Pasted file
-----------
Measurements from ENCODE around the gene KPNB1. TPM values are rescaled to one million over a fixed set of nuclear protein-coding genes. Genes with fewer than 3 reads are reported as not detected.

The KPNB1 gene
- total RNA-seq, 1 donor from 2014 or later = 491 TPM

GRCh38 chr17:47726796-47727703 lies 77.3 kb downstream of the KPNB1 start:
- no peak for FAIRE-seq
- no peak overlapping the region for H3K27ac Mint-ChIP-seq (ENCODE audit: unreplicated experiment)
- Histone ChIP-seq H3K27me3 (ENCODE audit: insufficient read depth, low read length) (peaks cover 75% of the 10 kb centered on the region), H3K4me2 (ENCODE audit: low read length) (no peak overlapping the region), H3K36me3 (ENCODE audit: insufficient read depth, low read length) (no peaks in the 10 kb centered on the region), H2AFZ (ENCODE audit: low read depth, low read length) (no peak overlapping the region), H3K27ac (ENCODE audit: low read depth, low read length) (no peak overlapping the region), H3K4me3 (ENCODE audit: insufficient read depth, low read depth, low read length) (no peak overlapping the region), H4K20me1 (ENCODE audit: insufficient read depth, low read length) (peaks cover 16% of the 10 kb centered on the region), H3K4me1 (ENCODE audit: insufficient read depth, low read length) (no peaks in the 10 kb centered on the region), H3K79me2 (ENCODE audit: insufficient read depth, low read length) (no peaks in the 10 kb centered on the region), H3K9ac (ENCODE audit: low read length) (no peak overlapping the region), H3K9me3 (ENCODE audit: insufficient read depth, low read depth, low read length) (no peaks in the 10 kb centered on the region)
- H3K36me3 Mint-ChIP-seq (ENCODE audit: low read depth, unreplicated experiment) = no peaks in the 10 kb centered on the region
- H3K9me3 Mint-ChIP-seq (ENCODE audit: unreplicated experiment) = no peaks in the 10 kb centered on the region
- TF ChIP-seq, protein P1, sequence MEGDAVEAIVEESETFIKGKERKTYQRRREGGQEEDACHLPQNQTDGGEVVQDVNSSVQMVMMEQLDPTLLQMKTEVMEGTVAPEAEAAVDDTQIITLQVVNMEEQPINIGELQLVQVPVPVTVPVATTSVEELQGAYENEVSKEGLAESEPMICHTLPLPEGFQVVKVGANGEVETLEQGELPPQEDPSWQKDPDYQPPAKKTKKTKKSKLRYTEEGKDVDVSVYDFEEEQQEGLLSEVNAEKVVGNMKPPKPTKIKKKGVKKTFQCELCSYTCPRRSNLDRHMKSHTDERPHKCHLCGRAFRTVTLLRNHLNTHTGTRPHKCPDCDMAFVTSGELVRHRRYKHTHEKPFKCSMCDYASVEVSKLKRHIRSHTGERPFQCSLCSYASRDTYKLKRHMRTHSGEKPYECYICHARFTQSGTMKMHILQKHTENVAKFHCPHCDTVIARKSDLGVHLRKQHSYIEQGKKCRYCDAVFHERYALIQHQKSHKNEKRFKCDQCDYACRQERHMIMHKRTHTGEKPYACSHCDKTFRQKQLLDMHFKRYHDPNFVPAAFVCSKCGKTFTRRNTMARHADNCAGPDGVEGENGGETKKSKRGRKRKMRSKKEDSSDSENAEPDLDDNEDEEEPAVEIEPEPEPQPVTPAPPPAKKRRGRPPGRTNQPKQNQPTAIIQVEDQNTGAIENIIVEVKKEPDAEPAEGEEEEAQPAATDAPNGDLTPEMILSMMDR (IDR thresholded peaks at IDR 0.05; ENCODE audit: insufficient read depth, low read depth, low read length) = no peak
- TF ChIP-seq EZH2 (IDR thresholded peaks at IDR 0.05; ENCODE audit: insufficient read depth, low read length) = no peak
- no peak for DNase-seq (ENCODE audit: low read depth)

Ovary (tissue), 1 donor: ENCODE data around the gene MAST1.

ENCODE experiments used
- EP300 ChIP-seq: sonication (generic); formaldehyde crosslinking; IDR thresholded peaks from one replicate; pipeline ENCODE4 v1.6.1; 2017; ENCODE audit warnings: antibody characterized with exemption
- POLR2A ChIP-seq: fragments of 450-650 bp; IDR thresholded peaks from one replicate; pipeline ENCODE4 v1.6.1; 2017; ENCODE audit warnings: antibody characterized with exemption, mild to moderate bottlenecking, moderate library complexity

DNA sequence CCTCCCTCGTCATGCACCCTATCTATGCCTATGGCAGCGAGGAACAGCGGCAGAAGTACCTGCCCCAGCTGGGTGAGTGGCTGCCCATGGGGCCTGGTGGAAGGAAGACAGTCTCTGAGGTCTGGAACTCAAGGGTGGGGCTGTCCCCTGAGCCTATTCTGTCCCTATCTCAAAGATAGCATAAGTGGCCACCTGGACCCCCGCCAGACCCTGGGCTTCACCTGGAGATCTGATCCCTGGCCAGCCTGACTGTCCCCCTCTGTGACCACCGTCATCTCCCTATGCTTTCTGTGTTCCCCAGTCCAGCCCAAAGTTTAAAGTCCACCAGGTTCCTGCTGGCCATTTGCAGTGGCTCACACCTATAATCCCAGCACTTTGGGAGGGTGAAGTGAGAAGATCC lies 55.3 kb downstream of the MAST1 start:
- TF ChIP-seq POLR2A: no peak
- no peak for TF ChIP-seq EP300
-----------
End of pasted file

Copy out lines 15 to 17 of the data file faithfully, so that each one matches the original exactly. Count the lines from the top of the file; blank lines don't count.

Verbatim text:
- EP300 ChIP-seq: sonication (generic); formaldehyde crosslinking; IDR thresholded peaks from one replicate; pipeline ENCODE4 v1.6.1; 2017; ENCODE audit warnings: antibody characterized with exemption
- POLR2A ChIP-seq: fragments of 450-650 bp; IDR thresholded peaks from one replicate; pipeline ENCODE4 v1.6.1; 2017; ENCODE audit warnings: antibody characterized with exemption, mild to moderate bottlenecking, moderate library complexity

DNA sequence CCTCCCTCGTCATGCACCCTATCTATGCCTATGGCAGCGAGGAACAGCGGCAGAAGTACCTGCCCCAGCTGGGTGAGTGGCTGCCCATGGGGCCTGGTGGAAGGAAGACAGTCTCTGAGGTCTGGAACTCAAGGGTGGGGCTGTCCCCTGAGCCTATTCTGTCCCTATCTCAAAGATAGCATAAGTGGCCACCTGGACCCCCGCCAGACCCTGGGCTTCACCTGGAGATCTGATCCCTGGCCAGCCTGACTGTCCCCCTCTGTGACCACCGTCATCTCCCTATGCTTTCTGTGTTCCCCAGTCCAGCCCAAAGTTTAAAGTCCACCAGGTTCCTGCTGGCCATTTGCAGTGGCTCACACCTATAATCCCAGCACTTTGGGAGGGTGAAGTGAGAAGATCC lies 55.3 kb downstream of the MAST1 start: